A news story from Illinois points out the continuing problem of theft of anhydrous ammonia used to support illicit manufacturer methamphetamines. Unfortunately, it also points out the continuing lack of physical security at some high-risk chemical facilities.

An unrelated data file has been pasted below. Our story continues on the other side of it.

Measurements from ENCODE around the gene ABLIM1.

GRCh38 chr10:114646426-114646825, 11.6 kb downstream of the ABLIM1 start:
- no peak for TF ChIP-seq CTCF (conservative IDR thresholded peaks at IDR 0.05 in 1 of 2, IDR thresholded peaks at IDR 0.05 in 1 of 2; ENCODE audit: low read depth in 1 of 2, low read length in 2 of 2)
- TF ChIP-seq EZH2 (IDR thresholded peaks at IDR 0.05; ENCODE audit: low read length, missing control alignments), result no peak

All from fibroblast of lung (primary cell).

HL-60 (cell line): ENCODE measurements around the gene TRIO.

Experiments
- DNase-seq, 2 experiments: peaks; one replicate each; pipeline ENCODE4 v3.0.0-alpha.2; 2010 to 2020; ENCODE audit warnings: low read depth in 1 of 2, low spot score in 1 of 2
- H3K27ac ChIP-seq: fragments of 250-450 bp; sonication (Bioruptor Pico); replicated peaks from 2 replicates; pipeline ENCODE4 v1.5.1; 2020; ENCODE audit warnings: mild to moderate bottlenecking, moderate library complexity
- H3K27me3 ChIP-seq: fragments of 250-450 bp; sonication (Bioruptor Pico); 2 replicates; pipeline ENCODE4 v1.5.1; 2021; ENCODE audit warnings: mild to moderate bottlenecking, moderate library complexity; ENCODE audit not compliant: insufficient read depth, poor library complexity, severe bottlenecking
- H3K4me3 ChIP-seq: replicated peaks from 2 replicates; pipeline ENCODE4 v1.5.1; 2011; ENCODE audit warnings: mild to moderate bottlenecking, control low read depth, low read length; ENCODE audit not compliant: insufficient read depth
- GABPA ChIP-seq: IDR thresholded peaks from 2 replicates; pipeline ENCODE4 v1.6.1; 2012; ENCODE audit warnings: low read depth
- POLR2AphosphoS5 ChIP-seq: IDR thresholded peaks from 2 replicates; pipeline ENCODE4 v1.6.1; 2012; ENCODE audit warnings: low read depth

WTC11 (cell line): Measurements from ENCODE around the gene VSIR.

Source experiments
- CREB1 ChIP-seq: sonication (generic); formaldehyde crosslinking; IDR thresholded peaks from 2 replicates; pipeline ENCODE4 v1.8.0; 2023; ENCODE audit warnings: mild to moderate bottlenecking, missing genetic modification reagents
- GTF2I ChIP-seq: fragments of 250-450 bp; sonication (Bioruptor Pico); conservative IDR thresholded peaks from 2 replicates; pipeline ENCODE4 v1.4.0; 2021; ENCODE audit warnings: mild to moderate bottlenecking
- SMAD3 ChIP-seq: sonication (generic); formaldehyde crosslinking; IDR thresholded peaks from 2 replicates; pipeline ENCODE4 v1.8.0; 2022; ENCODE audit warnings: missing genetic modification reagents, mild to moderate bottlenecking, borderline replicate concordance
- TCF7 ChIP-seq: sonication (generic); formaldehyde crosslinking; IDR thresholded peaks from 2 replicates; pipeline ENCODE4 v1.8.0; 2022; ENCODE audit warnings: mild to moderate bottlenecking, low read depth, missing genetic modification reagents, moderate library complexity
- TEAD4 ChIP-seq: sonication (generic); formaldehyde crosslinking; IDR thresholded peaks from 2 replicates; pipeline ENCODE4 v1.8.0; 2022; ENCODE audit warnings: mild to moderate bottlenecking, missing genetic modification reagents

Release Toxic COI Anhydrous ammonia is a release toxic chemical of interest and it is fairly clear that the facility in the article has more than 10,000 lbs on-site. While there is no description of the surrounding community in the article it would not be hard to expect that DHS would determine that a facility like this would be a high-risk chemical facility. Now the facility does have some pretty decent still and video footage of the individual stealing the anhydrous ammonia. Photos like this, publicized like this, will almost certainly lead to police catching this local drug manufacturer. What they don’t do, however, is to prevent the theft or release of this TIH chemical. A druggee penetrated the facility perimeter and remain unmolested by security or police for long enough to tap into a storage container and then walk out with a propane cylinder filled with the anhydrous ammonia. This then means that the security is also inadequate to prevent a terrorist from entering the facility with a propane cylinder sized IED to be detonated at one of the large storage tanks. If this is a high-risk chemical facility, and I really have no way of knowing for sure that it is, then the chemical facility inspectors from DHS need to pay an early visit to this facility. While it may not yet be due for its SSP inspection, the fact that its security has been publicly identified as being weak should call for special interest by the folks at DHS. Theft-Diversion COI Currently anhydrous ammonia is only a release toxic COI under CFATS regulations. It clearly doesn’t meet the requirements for a theft-diversion COI since it isn’t considered a precursor chemical for an IED explosive (though I could certainly describe a binary explosive device that would have some interesting side effects) and anhydrous ammonia doesn’t quite fit the description of a potential chemical agent. I certainly think that a legitimate argument could be made for making anhydrous ammonia a special case for designation as a theft-diversion COI. This would take at least a new rule being drafted/posted and would certainly be opposed by manufacturers, distributors and users of anhydrous ammonia. The additional security costs to stop the theft-diversion could be substantial. But, protecting communities from the potential toxic release that is frequently the byproduct of the drug related theft of anhydrous facilities is something that should be considered. I don’t expect that DHS would be willing to take on this issue, the political opposition would be too great and the homeland security benefit would be relatively small. It would take someone to propose the requirement in some legislation to make this happen. A logical place to put it would be the CFATS reauthorization legislation.